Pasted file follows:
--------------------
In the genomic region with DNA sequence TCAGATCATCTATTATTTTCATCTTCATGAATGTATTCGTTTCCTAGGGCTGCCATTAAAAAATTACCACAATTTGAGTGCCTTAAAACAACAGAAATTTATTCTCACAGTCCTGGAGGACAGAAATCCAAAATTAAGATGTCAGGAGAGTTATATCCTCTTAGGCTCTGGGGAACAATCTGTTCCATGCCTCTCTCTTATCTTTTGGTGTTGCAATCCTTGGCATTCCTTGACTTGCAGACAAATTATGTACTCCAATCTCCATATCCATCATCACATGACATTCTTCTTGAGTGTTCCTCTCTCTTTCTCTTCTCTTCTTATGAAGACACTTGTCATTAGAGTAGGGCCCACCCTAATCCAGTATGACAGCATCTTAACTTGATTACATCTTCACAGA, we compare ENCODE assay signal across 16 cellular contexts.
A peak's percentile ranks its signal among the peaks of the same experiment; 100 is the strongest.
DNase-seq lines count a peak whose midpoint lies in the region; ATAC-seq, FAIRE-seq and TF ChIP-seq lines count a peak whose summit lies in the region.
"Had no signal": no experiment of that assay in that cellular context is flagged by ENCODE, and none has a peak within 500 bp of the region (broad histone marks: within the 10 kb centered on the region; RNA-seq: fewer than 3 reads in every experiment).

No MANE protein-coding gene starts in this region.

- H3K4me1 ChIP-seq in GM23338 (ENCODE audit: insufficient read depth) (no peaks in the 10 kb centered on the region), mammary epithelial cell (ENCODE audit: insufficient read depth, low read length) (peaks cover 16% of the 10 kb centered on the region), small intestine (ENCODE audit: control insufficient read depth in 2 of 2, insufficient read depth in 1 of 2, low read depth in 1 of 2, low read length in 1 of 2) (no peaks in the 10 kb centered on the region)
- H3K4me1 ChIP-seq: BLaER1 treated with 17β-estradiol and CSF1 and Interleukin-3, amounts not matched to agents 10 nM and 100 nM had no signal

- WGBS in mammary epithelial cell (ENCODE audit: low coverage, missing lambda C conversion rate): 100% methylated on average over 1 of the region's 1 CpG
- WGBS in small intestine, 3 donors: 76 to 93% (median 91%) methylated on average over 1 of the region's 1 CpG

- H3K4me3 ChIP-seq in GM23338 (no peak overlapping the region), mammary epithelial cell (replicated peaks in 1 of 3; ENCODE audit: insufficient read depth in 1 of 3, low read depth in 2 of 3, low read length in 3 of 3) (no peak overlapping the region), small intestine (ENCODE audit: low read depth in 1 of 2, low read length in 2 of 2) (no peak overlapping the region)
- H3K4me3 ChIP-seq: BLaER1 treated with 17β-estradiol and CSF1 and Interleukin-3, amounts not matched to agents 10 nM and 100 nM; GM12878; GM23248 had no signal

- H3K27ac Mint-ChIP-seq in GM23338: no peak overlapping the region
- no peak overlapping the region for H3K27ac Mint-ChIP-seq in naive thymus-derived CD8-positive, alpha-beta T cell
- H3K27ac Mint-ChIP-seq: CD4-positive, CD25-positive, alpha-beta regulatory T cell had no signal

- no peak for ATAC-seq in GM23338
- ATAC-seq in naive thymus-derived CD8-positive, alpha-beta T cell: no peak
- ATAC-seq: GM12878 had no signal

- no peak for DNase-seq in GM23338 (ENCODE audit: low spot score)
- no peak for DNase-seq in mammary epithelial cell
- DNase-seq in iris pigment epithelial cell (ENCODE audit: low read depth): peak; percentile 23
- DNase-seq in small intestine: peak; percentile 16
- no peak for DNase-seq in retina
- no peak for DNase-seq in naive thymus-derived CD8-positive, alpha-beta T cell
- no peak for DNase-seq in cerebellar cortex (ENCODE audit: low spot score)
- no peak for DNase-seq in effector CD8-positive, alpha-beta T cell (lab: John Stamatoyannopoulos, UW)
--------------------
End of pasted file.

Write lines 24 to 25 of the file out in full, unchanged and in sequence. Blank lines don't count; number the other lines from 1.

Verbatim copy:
- no peak for DNase-seq in cerebellar cortex (ENCODE audit: low spot score)
- no peak for DNase-seq in effector CD8-positive, alpha-beta T cell (lab: John Stamatoyannopoulos, UW)